Throughout my life, I have seen many movies created from beloved books from my childhood, including, but not limited to: Holes, The Harry Potter series, A Wrinkle in Time, Charlie and the Chocolate Factory, BFG, Fantastic Mr. Fox, The Giver, The Lorax, James and the Giant Peach, Stardust, Where the Wild Things Are, The Hobbit, and many, many more!
These stories of books that have been later produced as films tend to be a polarizing topic. Ask anyone their opinion; they might exclaim, “the book was better than the movie!” and begin spewing the inaccuracies that the hour-and-a-half movie represented—compared to its 250-page namesake.
Why do we vilify those who read the book after the creation of its film counterpart? Is it not a wonderful thing that a multi-billion dollar blockbuster may have inspired someone—especially a child—to read a book?
To be honest, I cannot tell you if I read the book Matilda or saw the 1996 film version first. It doesn’t matter. What does matter is that here at High Trails, I use the book Matilda while working shifts in cabin, reading the story a few chapters at a time to help my students fall asleep each night. Many of these students excitedly exclaim that they have seen the associated film, and they look forward to hearing the story each night. Reading this particular book has quickly become my favorite to share—not only is it an interesting story to wrap up a busy day at High Trails, but it also is a unique narrative that features an independent young girl, which is a great message for all 5th and 6th grade students to hear.
(clip from Matilda – the best scene, the pancake scene!)
It is very likely that the film inspired my reading of the novel of the same name, and many other classic and imaginative stories by Roald Dahl. The story of a bright young girl who seeks knowledge, and when faced with various challenges, (spoiler!) discovers her unique ability of telekinesis is not one that is 100 percent relatable, per se. Instead of fostering my own powers of moving objects using only brainpower, the story of Matilda inspired me to read and keep reading throughout my life. In fact, Matilda conquers a formidable list of books by notable authors, which includes works by Charles Dickens, Jane Austen, George Orwell, Mary Webb, and more—which became a goal of mine to conquer over my lifetime.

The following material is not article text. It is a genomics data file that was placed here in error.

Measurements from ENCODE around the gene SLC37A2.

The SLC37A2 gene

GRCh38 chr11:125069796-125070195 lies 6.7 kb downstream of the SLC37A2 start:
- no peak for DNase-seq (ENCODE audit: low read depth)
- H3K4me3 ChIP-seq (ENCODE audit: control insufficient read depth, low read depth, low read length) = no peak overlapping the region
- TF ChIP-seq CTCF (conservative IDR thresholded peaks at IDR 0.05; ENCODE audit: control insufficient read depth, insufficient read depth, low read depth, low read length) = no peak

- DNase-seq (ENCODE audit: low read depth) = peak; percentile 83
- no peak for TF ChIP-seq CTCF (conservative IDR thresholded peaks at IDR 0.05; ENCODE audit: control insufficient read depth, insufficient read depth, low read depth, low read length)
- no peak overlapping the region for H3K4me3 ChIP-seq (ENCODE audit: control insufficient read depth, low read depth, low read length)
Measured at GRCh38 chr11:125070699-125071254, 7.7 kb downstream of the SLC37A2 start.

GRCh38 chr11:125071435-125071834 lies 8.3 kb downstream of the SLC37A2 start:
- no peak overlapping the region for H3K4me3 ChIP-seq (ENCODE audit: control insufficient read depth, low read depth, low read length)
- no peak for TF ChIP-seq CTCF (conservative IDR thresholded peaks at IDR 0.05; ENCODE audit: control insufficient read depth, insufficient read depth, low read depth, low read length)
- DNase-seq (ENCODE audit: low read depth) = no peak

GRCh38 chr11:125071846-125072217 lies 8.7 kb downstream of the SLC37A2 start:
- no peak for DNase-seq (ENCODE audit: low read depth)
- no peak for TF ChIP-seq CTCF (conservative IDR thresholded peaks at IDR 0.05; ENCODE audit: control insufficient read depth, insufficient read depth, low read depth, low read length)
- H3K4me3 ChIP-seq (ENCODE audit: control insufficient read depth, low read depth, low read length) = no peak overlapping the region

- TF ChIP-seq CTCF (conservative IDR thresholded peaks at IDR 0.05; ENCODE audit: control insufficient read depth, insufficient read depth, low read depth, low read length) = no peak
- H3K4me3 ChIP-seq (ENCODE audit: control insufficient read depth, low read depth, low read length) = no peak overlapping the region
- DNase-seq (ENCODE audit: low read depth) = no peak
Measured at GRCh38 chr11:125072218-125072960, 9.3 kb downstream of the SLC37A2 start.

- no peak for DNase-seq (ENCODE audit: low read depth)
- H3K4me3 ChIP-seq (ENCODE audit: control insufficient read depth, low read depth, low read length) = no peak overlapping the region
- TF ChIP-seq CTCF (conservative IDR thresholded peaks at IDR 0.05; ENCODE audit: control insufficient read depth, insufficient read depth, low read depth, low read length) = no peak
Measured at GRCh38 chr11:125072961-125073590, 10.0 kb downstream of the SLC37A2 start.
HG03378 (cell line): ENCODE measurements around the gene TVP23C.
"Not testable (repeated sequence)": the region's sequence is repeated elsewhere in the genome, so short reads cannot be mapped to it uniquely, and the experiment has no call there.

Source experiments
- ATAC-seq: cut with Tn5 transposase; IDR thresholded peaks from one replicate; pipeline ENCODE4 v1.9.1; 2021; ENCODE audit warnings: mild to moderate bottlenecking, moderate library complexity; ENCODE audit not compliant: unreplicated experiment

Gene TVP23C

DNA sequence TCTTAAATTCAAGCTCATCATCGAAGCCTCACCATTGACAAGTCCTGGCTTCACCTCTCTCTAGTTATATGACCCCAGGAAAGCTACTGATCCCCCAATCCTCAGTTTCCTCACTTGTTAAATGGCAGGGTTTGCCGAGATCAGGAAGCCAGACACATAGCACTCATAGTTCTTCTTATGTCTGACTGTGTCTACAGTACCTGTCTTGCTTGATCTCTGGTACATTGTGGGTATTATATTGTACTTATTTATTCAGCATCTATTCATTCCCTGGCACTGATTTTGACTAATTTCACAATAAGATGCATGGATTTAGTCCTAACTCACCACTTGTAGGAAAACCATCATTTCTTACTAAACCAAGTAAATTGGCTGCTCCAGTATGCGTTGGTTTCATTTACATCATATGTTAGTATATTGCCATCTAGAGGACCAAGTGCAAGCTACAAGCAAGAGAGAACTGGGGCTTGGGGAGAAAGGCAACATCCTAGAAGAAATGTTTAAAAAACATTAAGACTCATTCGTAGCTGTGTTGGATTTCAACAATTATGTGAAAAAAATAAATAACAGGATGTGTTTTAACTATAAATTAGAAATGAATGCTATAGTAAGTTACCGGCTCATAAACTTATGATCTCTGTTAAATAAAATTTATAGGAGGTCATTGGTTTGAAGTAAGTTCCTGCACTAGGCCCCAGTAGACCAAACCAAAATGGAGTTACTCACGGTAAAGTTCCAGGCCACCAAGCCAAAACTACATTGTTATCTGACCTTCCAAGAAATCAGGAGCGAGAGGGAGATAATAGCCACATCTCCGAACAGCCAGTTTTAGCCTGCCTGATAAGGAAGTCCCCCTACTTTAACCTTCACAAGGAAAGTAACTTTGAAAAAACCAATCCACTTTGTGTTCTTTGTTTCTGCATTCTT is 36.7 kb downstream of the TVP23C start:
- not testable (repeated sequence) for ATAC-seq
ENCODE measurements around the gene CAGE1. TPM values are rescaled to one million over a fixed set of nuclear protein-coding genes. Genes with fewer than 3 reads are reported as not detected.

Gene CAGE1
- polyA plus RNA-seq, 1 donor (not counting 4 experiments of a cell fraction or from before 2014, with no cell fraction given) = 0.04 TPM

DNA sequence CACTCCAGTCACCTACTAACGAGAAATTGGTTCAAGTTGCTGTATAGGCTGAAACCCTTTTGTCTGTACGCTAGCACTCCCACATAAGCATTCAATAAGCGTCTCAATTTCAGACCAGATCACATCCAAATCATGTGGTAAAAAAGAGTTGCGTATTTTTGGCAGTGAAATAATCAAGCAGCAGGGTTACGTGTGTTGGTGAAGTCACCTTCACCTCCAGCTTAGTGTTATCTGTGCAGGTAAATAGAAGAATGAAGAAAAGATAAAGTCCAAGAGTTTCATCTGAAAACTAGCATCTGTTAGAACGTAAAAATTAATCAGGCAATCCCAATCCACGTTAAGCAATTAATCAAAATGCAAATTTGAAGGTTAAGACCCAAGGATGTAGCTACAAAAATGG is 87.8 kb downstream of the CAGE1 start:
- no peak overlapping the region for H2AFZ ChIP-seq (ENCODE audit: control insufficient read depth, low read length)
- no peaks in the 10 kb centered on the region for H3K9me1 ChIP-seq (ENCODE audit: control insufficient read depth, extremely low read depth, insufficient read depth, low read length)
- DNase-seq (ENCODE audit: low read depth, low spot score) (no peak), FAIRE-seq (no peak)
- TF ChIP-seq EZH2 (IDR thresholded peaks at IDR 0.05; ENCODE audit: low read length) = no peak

The story can be simply summarized as follows: a young girl, named Matilda, grows to be exceedingly bright, learning to read, write, and master arithmetic at a very young age. Her parents, callous and addicted to watching television, find Matilda irritating, and ignore her special qualities. When finally enrolled in school, Matilda is encouraged to succeed by her teacher, Miss Honey, but encounters the child-hating beast of a headmistress, Miss Trunchbull. At school, Matilda discovers her incredible power of telekinesis, and uses it to help herself, Miss Honey, and all the students at her school.
Matilda’s brightness and aptitude for learning is fostered greatly by her teacher, Miss Honey. Miss Honey is described as a gentle, quiet, warm, and understanding figure that graciously supports her young students as they nervously attend school for the first time. She cares about the success of her students, and serves as a great reminder that teachers not only teach lessons, but also impart inspiration and moral guidance to their students as well.
At High Trails Outdoor Science School, we instructors are given the unique opportunity to teach hundreds of different students that change with each week, coming off the bus fresh-faced and nervous about the days to come.
In this short period, instructors like myself attempt to foster growth and learning in an outdoor classroom, much like the amiable, yet fictional, Miss Honey.
But, no two instructors at High Trails are exactly the same—we all have different styles and strengths in our methods of teaching. One thing that I am certain we do share is that passion for fostering growth in our students. After all, it is a wonderful and exciting adventure to encourage students to try new things, and with a little support and guidance, these students are able to do so.
While many of us may have seen the movie before reading the print version, I hope that the book Matilda serves as inspiration for my students and future students to keep furthering their own knowledge by reading for years to come. I can only hope that this story resonates similarly with my students as it did with me, and that they quickly move to pick up a book and read.
At High Trails Outdoor Science School, we literally force our instructors to write about elementary outdoor education, teaching outside, learning outside, our dirty classroom (the forest…gosh), environmental science, outdoor science, and all other tree hugging student and kid loving things that keep us engaged, passionate, driven, loving our job, digging our life, and spreading the word to anyone whose attention we can hold for long enough to actually make it through reading this entire sentence. Whew…. www.dirtyclassroom.com